GD50 Lecture 05 - The Legend of Zelda
This is part of a series where I talk about how I approach the assignment portion of the GD50 lecture. These are written so that I can review them in the future without going through the code! Since this is an assignment, I won’t be posting the code unless it is not related to the assignment. If you are stuck at one of these assignments, these posts should contain enough information to help you progress. Feel free to let me know if there is an error. :)
Back with another GD50 post! As the title says, this post is about “The Legend of Zelda”. In the lecture, we learnt about top-down perspective, infinite dungeon generation, hitbox/hurtbox, events, screen scrolling, and data-driven design.
Enemies drop heart randomly
The first task in the assignment is to spawn a heart randomly when the player kills an enemy, and the heart heals the player. I started off by defining a heart object in the
game_objects.lua file. This file contains the properties of the game objects and has no code in it (utilizing the data-driven design we learnt in the lecture!).
The remaining code is then written in a separate file called
Room.lua. The overall approach is kinda similar to the last assignment. When an enemy’s health goes below 1,
math.random() is used to randomly create a heart object and insert it into our object table.
The heart contains an
onCosume() function that will be executed when the player collides with the heart. This function will increment the player’s health and play a sound. And make sure it does not go over the maximum health (3 full heart).
Finally, once the
onCosume() function is executed, the heart will be removed from the objects table. This will prevent the player from consuming the heart multiple times.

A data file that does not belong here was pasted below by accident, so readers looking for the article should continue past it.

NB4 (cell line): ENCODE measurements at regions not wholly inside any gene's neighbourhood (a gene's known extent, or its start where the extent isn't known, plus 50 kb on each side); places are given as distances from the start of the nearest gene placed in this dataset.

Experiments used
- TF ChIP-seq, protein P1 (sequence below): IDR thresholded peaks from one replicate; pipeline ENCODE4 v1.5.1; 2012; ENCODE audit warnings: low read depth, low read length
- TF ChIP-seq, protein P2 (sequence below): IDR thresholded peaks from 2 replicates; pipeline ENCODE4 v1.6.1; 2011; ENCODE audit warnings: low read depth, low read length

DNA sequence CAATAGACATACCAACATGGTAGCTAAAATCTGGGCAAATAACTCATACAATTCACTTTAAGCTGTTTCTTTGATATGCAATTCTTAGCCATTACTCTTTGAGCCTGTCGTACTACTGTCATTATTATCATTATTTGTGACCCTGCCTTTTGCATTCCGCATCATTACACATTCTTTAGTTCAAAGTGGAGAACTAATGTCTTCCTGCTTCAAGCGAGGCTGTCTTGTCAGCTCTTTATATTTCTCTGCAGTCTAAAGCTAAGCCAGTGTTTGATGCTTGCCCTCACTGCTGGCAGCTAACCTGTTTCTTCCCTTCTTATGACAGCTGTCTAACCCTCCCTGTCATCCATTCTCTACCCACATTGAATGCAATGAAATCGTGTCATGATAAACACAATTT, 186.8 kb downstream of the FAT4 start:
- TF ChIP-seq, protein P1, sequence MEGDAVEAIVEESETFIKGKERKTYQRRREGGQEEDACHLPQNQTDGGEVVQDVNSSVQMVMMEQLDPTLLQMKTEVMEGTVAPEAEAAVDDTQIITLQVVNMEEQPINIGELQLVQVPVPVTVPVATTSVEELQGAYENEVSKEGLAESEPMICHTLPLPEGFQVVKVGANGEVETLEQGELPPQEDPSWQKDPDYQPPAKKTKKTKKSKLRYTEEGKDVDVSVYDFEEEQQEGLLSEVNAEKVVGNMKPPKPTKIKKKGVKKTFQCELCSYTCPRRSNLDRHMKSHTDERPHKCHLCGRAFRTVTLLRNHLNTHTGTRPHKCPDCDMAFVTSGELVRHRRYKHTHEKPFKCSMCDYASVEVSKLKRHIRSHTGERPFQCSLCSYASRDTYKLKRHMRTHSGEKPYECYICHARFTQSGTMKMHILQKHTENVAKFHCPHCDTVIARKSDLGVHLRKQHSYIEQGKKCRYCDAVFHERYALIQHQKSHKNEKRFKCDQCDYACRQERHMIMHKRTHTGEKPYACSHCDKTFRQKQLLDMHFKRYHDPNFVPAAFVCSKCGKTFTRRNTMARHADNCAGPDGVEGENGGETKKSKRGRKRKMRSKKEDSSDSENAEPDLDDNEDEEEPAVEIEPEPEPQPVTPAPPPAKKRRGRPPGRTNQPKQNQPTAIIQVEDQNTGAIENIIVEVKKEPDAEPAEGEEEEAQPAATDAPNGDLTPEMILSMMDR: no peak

Pot that can be picked up
Following that, we need to add a pot to the game. This pot can be picked up by the player and move around. There are quite a few pieces that needed to be implemented, so let’s break it down:
- Define a pot object in the
game_objects.luafile just like the heart
- Create a pot object and insert it into the objects table in
- Define the player’s carry animation and texture in
- Create two new states:
- These two new states will be very similar to
PlayerWalkState, but they will have different animation and the player won’t be able to swing the sword while carrying the pot.
- Ensure the player will move to
PlayerCarryIdleStatewhen “Enter” is pressed and there is a pot in front of them
- The pot will track the player’s location if the player is in any of the carry states.
While generating the pot’s spawn location, if it collides with the switch, another location will be generated until it no longer collides with the switch. Otherwise, there is a small possibility that the pot will be on the switch and prevents the player from using the switch.
Room.lua, I added code to check if the player is colliding with solid objects (objects that contain the solid property in
game_objects.lua). If they are indeed colliding, it will reverse the movement to prevent the player from phasing through the solid object. Exactly like what we did to prevent player walking through the wall, except this time we apply it on the objects (e.g. the pot).
The pot has two states in my implementation:
Idle state and
Carry state. This allows the game to execute different logic based on the state of the object. Whenever the player carries the pot, the pot will enter the
Carry state. In this state, the pot’s location will always equal to the player’s location minus some Y offset (giving the illusion that the player is “carrying” the pot). In addition, the solid property of the pot will be changed to false. As a result, the pot won’t collide with anything while it is being carried.
When the player pressed “Enter” and there is a pot in front of them, the player will move to